Ebesmeyer founded the nonprofit Beachcombers' and Oceanographers' International Association in 1996 for which he writes and publishes the magazine Beachcombers' Alert. In retirement, Ebbesmeyer has continued to work with Evans-Hamilton, Inc., a Seattle-based oceanography company offering physical oceanography services, meteorological conditions studies, and application of marine and freshwater instrumentation.
- Don Ryan, an expert on the life of Thor Heyerdahl, will narrate a movie night, with popcorn, showing the new Norwegian film, Kon-Tiki. Ryan will provide insights on the making of the film. In a separate presentation, he will address the concept of diffusion, an anathema for archaeology, but a useful tool for understanding trade in the past and globalization in the present. Biography:
Dr. Ryan is an American archaeologist, Egyptologist, writer, and a member of the Division of Humanities at Pacific Lutheran University in Tacoma, Washington. His areas of research interest include Egyptian archaeology, Polynesian archaeology, the history of exploration, ancient languages and scripts, and experimental archaeology. He is best known for his research in Egypt including excavations in the Valley of the Kings where he investigated the long-neglected undecorated tombs in the royal cemetery.
Between 1995 and 2002, Dr. Ryan worked closely with the Norwegian explorer, archaeologist, and writer Thor Heyerdahl (1914-2002), and has been entrusted with continuing some of the research aspects of Heyerdahl’s legacy. Other research by Ryan includes investigations of ancient Egyptian cordage and other technologies, biographical studies of early archaeologists, studies of the influence of antiquity on culture and the arts, and the documentation of petroglyphs on the island of Hawaii. His books include volumes in the popular Complete Idiot’s Guide Series (Lost Civilizations, Biblical Mysteries, Ancient Egypt, and World of the Bible), A Shattered Visage Lies…: Nineteenth Century Poetry Inspired By Ancient Egypt, and a memoir, Beneath the Sands of Egypt.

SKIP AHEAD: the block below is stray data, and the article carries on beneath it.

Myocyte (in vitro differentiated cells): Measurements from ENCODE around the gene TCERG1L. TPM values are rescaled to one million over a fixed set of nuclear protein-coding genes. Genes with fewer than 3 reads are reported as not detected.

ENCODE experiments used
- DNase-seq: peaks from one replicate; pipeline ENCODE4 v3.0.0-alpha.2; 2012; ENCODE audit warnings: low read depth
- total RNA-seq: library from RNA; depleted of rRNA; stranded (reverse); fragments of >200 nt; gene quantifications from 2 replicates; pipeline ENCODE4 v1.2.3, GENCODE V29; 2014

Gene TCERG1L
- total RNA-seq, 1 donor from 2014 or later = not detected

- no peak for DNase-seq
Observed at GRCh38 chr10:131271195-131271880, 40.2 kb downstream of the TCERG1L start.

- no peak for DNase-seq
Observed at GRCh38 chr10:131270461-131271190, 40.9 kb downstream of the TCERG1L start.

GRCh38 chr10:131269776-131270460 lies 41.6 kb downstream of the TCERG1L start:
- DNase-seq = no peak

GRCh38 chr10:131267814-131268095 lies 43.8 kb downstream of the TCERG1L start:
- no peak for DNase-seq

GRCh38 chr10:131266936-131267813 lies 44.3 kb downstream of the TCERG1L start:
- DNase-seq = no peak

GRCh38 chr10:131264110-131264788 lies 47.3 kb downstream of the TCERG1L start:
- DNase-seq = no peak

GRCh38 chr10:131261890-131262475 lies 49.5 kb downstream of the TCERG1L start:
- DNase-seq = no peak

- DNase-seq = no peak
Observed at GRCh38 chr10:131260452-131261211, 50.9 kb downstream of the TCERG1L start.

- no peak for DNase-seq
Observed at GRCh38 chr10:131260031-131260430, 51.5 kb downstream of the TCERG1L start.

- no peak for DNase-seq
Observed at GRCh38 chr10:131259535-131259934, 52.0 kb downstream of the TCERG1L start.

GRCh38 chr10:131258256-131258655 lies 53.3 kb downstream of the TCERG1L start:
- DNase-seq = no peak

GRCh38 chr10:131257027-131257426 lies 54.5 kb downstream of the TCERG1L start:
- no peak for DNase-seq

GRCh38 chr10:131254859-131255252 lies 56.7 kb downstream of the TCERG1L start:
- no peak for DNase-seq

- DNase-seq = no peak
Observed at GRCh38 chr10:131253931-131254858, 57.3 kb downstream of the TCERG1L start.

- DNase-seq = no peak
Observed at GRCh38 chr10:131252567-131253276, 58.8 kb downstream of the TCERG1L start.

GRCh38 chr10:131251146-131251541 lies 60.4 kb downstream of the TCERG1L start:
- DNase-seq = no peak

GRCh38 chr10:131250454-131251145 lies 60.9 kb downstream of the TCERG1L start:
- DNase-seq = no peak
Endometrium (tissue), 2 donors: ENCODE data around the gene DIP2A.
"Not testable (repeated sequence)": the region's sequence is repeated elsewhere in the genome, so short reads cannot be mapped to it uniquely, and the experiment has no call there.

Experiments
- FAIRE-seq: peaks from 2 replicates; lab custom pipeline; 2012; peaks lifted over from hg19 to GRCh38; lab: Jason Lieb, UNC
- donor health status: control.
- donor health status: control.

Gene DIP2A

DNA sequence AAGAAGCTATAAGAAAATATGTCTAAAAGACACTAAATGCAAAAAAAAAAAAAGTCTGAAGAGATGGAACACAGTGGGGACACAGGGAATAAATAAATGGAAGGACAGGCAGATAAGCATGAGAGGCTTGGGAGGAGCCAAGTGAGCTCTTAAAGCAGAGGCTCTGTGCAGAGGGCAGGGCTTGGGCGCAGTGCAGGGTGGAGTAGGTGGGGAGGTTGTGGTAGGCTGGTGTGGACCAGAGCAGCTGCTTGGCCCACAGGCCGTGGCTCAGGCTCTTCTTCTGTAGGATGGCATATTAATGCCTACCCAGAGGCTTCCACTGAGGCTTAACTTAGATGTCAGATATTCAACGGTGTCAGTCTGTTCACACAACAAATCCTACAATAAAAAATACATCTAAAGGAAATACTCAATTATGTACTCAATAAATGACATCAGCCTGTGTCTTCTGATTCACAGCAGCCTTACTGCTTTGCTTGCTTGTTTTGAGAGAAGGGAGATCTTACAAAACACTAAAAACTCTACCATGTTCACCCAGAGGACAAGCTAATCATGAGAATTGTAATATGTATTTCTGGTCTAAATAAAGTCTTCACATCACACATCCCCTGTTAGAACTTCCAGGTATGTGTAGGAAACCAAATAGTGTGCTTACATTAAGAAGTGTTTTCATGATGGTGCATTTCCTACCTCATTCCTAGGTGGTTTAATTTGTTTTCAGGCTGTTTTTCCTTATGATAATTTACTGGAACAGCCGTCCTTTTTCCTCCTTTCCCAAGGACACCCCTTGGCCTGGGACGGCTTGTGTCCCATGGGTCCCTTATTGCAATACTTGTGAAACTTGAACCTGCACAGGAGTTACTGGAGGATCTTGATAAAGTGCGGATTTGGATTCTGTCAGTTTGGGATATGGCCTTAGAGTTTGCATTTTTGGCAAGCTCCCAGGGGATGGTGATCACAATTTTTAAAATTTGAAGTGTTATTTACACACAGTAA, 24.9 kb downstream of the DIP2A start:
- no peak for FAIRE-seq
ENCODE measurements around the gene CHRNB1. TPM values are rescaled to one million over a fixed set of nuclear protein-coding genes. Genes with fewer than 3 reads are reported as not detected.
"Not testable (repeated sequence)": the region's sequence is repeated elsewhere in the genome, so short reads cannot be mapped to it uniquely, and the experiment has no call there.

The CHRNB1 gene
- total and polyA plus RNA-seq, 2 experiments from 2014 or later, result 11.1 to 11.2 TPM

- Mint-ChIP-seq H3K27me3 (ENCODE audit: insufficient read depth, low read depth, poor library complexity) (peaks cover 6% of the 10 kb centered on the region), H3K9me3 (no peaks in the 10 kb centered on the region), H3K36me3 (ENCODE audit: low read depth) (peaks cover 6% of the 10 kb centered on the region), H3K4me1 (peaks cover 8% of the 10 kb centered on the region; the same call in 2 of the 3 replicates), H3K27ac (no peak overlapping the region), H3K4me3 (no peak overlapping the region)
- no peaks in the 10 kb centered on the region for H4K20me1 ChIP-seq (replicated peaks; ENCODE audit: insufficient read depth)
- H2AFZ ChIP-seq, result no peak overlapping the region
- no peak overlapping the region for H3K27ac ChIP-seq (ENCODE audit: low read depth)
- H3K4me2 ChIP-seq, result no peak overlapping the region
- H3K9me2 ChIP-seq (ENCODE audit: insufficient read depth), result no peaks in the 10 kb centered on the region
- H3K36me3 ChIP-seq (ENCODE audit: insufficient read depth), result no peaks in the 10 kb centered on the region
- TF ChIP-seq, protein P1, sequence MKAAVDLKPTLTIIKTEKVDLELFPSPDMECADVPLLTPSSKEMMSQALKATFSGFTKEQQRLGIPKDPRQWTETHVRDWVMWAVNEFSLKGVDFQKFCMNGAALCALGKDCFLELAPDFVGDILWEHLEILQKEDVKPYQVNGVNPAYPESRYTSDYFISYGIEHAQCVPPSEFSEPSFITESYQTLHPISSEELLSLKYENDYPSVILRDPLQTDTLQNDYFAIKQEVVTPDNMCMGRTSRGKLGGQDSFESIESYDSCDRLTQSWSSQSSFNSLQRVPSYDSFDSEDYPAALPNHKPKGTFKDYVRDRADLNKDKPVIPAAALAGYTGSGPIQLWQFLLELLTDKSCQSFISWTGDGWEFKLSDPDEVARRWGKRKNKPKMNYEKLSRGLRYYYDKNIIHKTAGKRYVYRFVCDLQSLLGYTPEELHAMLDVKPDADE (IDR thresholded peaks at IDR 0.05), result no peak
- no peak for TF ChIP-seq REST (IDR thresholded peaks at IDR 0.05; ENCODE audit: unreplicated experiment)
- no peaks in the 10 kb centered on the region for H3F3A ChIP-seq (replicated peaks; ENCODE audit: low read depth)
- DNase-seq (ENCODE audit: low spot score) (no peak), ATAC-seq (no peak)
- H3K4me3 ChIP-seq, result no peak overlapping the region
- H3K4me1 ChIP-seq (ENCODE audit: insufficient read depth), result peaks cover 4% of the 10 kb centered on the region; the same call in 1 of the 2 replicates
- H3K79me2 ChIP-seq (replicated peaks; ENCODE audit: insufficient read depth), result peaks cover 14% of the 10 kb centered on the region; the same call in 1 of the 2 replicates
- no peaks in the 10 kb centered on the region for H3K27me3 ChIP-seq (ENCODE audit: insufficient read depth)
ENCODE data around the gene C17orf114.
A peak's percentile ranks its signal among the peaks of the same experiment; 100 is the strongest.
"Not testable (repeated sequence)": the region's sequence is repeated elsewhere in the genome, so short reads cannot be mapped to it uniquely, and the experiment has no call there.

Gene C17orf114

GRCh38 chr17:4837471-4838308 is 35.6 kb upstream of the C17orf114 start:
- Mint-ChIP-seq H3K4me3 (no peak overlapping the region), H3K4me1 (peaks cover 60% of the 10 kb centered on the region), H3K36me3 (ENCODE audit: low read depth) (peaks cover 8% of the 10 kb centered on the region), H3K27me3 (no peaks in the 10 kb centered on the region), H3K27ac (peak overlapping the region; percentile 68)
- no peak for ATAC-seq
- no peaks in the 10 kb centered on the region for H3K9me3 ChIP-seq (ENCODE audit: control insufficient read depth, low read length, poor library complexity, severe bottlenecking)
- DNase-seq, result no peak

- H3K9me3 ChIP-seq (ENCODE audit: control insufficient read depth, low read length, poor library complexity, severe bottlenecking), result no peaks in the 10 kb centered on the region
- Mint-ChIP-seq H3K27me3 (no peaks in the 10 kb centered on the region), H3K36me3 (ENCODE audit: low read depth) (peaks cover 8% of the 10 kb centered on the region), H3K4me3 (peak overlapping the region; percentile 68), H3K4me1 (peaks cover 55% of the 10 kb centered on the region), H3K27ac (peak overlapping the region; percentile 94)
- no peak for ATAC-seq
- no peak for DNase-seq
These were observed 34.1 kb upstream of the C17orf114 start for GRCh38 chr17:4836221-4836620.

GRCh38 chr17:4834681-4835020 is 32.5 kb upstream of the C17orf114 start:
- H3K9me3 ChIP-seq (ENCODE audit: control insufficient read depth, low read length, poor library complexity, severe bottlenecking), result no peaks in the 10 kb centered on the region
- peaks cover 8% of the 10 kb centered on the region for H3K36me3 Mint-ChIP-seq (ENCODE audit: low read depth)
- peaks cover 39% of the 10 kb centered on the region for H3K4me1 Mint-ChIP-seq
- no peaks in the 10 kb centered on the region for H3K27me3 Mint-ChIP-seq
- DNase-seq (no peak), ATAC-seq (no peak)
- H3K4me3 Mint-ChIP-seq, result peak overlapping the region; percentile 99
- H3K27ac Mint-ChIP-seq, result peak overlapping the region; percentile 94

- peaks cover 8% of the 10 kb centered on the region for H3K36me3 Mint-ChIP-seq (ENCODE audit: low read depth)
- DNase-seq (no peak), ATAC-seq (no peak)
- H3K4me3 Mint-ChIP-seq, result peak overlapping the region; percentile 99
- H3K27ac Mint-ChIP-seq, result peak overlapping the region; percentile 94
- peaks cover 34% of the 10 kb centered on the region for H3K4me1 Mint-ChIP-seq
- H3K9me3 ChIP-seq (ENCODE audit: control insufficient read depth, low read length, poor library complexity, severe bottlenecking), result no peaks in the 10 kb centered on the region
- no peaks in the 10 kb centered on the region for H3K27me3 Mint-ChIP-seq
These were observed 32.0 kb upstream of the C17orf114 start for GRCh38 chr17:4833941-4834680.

Dr. Ryan is a Fellow of The Explorers Club and the Royal Geographical Society, a founding member of the Scientific Committee of the Foundation for Exploration and Research on Cultural Origins, a mountaineering instructor, long-distance runner, and pianist.
Harriet Miyasato Beleal
Ms. Miyasato Beleal was born in Wrangell, Alaska and is of Tlingit and Japanese anestry. She attended Mt. Edgecumbe High School in Sitka. She raised her seven children in Anchorage where she remained active in in the Tlingit/Haida Indian Tribes of Alaska and in the Alaska Native Sisterhood (ANS). Harriet went to college at the age of 64, receiving a degree in Social Work.
In 2005, Ms. Miyasato Beleal moved back to Sitka and worked to strengthen the ANS and Alaska Native Brotherhood (ANB). Her daughters, Rachael and Paulette are currently very active in the ANS and Sitka Tribes of Alaska (STA). ANS and ANB has fought for Native rights to vote, attend public schools, and advocated for the Anti-Discrimination Act, passed into law in 1943. Before this law was passed, there were signs all along the route from Juneau to Nome saying, ‘No Dogs, No Indians Allowed.’
- Ian Hudson, a scholar and best-selling author from England, will speak first on August 18 about the blockbuster book 1421: The Year China Discovered America? by Gavin Menzies. A second talk on Saturday, August 20 about the 2014 book he co-authored with Gavin Menzies titled Who Discovered America? The Untold History of the Peopling of the Americas. Biography:
Mr. Hudson has focused on ancient sea-faring communities and global maritime exploration. He will speak first about the blockbuster book 1421: The Year China Discovered America? by Gavin Menzies. His second talk will discuss the 2014 book he co-authored with Gavin Menzies titled Who Discovered America? The Untold History of the Peopling of the Americas.
Hudson is an associate member of the China Maritime Centre at the Greenwich Maritime Institute in London. He recently founded the 1941 Research, Education, and Exploration Foundation which he hopes will help to uncover a “true account of the history of maritime exploration, fostering peaceful global relations and showing that the world was significantly one, long before modern day globalization.”
Events include an opening reception at the Alaska Native Brotherhood Hall on Katlian Street, Wednesday at 7p.m., presentations and discussions from 9a.m. to 3:30p.m., evening talks at 7p.m., Beachcombers’ Fair on Saturday 12 to 3p.m., and the Cruise and Beachcombing adventure led by Curtis Ebbesmeyer from 12 to 4:30p.m., Sunday, August 21.
Come join the fun and discussions!